Nacton Auxiliary Unit Patrol
This page was last updated at 10:05am on 13/8/12
Thank you for selecting information on the Nacton Auxiliary Unit Patrol and
Operational Base in Suffolk. The info and images below have been supplied by Aux researchers Evelyn Simak and
The patrol formed part of Woodbridge Group which also included
Woodbridge Patrol, Debach (aka Clopton & Otley) patrol, Dalinghoo (aka Pettistree and Bredfield) patrol, Eyke patrol and Great Bealings patrol
CO Capt David Walter Beeton, Woodbridge
Started work at Churchman’s in Ipswich and later as a travelling salesman for the Danish Bacon Company. The
latter gave him an excuse to run a small car.
2nd Lt M Roy Taylor, Hasketon Hall, Woodbridge
He farmed at Hasketon Hall
Sgt Bill S Milne – Clerk of the Works at Nacton Estate; lived at Seven Hills; died 1993
Cpl Alfred Edward “Ted” Farrow [Joe Farrow] – estate worker
JS “Tim” Mann – estate worker
William R “Bill” Mann – estate worker (F Mann’s half brother)
Ted G Buxton – he was the husband of the school mistress at Nacton
Pte Frederick H Brown – estate worker (2nd Nov 1910 – 1st Feb 1979). The family lived at Lady Wood where the OB was
located and he worked on the Orford Park Estate moving to the house at Lady Wood, Nacton in about 1939.
Left to right (back row): Tim Mann, Ted Buxton
Left to right (front row): Bill Mann, Fred Harry Brown, Bill Milne (Nacton), Joe Farrow (Levington)
Noel Feather (see references) has a copy of the same photograph and it is entitled the "363 Nacton Special Defence
DoB and the BRO Museum at Parham are agreed on the OB having been
situated to the north-east of one of the lakes within Lady Wood, a private woodland on Orwell Park Estate, near
Home Farm. However, both the manager of Orwell Park Estate and Michael Beeton, the son of Woodbridge Group
Commander Capt Walter David Beeton, who has visited the OB site many years ago when it was still accessible, state
that the OB was situated approximately 160 metres south-west of this location, on the south side of the lake.
Be that as it may – any attempts to establish the exact location of the site have been blocked by the manager of
Orwell Estate – presumably in agreement with the owner - who outright refuses to allow access onto their land. In
fact, this is the only landowner we have come across in the whole of Norfolk and Suffolk who apparently does not
wish for the sites used by these brave men to be recorded for posterity.
Mrs Gillian Bence-Jones of Orwell Park Estate recalls that the main chamber was built with green wood and had
always been a concern to her and the family because the children used to play in it. When the ponds were dredged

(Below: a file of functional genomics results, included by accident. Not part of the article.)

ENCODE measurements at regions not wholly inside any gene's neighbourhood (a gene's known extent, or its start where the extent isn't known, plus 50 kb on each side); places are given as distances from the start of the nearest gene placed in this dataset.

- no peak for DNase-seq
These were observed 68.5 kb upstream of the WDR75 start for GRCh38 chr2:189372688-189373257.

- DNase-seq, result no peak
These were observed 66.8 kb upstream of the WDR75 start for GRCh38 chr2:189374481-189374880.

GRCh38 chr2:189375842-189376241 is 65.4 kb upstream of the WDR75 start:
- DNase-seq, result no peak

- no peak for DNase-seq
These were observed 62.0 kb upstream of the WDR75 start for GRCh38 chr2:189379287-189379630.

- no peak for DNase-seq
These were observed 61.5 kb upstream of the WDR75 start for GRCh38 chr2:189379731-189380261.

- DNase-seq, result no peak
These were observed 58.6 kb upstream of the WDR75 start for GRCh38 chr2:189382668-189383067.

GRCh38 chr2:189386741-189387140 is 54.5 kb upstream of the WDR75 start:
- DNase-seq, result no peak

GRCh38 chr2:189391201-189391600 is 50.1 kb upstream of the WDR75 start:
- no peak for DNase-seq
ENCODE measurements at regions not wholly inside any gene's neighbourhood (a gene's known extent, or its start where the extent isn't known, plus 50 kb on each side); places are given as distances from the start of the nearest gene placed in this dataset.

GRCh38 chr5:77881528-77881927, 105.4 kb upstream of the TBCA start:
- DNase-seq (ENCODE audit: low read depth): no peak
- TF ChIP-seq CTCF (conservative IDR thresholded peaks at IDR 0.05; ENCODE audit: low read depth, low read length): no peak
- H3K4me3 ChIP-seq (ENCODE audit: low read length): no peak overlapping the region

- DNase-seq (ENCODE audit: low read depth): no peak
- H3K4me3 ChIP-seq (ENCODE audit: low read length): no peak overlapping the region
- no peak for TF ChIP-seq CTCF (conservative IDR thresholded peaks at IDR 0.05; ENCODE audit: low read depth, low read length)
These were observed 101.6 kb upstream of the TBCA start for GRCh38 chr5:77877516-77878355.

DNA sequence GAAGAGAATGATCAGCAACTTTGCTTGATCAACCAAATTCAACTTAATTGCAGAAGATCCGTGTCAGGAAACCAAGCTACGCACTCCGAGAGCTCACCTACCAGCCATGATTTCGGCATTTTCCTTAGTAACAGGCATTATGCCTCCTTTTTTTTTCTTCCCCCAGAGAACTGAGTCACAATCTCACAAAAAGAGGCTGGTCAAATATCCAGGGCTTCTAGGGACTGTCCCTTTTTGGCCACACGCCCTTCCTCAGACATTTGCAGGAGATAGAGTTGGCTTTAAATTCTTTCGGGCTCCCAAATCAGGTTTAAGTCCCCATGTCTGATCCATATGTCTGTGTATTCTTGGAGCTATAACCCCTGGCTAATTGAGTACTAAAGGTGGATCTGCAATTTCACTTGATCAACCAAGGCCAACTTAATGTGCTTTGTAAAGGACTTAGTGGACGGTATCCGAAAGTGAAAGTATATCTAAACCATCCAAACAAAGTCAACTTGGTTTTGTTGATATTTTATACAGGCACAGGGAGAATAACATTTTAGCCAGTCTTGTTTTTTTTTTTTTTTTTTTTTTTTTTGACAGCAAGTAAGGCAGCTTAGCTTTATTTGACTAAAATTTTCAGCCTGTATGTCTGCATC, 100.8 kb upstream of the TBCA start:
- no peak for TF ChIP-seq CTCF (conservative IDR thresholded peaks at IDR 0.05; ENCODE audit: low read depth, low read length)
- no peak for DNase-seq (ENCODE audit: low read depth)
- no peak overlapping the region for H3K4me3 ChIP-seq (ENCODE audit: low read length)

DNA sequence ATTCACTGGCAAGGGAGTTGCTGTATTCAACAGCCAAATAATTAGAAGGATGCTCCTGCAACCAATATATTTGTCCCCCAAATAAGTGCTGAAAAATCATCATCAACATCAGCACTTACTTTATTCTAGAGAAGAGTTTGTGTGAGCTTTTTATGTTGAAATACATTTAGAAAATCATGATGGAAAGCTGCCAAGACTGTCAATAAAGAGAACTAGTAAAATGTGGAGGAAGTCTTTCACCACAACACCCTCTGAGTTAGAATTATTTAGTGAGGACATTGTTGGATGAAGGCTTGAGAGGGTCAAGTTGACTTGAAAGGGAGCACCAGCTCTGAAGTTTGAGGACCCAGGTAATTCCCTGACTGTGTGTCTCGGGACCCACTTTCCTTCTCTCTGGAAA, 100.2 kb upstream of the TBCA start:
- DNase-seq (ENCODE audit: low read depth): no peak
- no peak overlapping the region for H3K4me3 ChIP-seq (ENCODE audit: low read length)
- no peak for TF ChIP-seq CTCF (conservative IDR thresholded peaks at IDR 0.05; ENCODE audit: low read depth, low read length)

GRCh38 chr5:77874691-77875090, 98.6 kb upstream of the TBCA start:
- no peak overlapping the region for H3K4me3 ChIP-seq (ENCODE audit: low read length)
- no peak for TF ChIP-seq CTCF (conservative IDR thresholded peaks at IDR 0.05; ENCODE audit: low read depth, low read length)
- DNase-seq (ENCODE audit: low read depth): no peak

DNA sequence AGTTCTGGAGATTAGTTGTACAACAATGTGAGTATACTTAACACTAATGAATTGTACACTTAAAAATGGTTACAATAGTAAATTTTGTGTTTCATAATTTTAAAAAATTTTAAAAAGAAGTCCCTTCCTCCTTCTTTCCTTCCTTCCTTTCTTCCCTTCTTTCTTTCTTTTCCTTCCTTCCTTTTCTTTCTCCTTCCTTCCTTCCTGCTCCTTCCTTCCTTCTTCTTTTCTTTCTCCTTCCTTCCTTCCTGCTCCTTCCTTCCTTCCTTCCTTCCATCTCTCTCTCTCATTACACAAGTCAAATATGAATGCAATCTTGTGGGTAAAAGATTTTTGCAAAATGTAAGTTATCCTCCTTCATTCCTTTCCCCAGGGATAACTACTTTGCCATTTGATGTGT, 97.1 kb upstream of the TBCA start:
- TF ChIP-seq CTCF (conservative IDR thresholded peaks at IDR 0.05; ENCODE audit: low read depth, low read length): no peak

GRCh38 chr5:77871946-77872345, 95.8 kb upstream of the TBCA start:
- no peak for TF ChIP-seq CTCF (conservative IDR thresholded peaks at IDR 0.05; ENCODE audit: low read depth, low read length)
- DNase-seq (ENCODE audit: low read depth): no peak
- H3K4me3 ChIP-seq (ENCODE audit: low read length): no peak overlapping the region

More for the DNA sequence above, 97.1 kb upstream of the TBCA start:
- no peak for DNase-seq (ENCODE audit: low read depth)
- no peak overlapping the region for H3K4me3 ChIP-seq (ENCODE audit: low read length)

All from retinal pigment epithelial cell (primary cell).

for the fishing club she ordered that the digger give the roof a good ‘thump’. This order was carried out and it
collapsed quite easily.
For many decades the location of the OB site was marked by corrugated sheeting, protruding from the ground where
the main chamber hidden underneath it had collapsed. According to the estate manager, the woodland was extensively
damaged during the Great Storm in 1987, leaving only six trees standing. The hideout was further damaged by heavy
machinery during tree clearance work, and subsequently removed. The hole was filled in and nothing remains on the
ground. According to Michael Beeton, the OB was an elephant shelter, with its drop-down entrance concealed under a
bush near the edge of a pond.
According to our information, the patrol’s ammunition store was situated nearby. It was believed to also have
been destroyed and the exact whereabouts of both sites are hence now lost. However, according to new
information received after our report had been published, the patrol’s ammo store was above ground and housed in a
wooden shed – in the Milner family’s beach hut, no less!
The beach hut had been brought back from Felixstowe beach especially for this purpose and planted in the woods
not far from the OB but a little nearer to the road. After stand-down it was taken back to its original place where
it can still be found. (Many thanks to John Milne (son of Sgt Bill S Milne) who after reading our report called
from London, especially to share with us this nugget of information.)
Nacton WWII Decoy Invasion Embarkation Site with army vehicles. Nacton, Orwell Park (R5) WWII D-Day Marshalling
Area Camp R5
Nacton airfield, which flew Blenheims, Tiger Moths, Spitfires, Martinets, Hurricanes, Barracudas and Vengeance
and, interestingly, a “Free French” Squadron, 340 (F) RAF flew Spitfire Vbs from this grass airfield
Michael Beeton, Woodbridge (son of GCO Capt Walter David Beeton);
Gillian Bence-Jones (tel interview); Robert Gosling (estate manager, Orwell Park Estate); DoB (Dr Will Ward); BROM
Parham; Stephen Lewins CART CIO Northumberland
If you can help with any info please